The EU and UK-Swedish drug-maker AstraZeneca have settled a row over a shortfall in coronavirus vaccines that affected the European rollout earlier this year.
AstraZeneca has agreed to deliver 200 million doses of its vaccine, which had been promised under a contract, to the EU by the end of March 2022.
The deal puts an end to the EU's pending action in the Belgian courts.
The EU said this week that 70% of adults had been double vaccinated.
Earlier this year AstraZeneca angered European Commission officials when it said it could only deliver a fraction of the doses agreed for the first three months of 2021.
The bitter dispute overshadowed the initial weeks of the vaccine rollout across the EU's 27 countries. The Commission accused the company of breaking an August 2020 advanced purchase deal while AstraZeneca hit back arguing that the contract only required its "best effort" to deliver millions of vaccine doses on time.
AstraZeneca's Covid vaccine, now known as Vaxzevria, has also been hit by age restrictions imposed by several EU countries because of very rare side effects. The EU's medicines agency made clear that the benefits outweighed the risks for all adult groups.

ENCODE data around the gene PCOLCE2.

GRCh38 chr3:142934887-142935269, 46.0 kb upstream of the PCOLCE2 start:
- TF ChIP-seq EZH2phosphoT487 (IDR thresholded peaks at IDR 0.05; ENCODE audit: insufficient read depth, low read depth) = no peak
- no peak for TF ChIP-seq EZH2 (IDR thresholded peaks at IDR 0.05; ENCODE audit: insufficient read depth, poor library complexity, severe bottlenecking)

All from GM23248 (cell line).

The delivery row was set to reach the Brussels courts at the end of September and Rudd Dobber of AstraZeneca said he was "very pleased that we have been able to reach a common understanding" with the Commission.
EU Health Commissioner Stella Kyriakides said there were still "significant differences in vaccination rates between our member states, and the continued availability of vaccines, including AstraZeneca's, remains crucial".
Under the settlement the two sides agreed that another 60 million doses would be delivered by the end of this month, a further 75 million by the end of December and a final 65 million by the end of March 2022.
A row tangled up in Brexit
Today's agreement seems to resolve an acrimonious dispute that erupted at the start of the year just after the UK had fully and finally left the EU's rules and regulations.
At first, the row over the detailed legal contract wasn't directly linked to Brexit, but soon became part of it, with the European Commission seeking - for a time - to override part of the deal on Northern Ireland because of its perceived unlawful treatment.
Now the language on both sides is constructive and conciliatory with AstraZeneca promising publicly a partial refund if its impending deliveries to EU countries are late. There will be a 10% rebate for a one-month delay, 25% for two months and 40% for three months.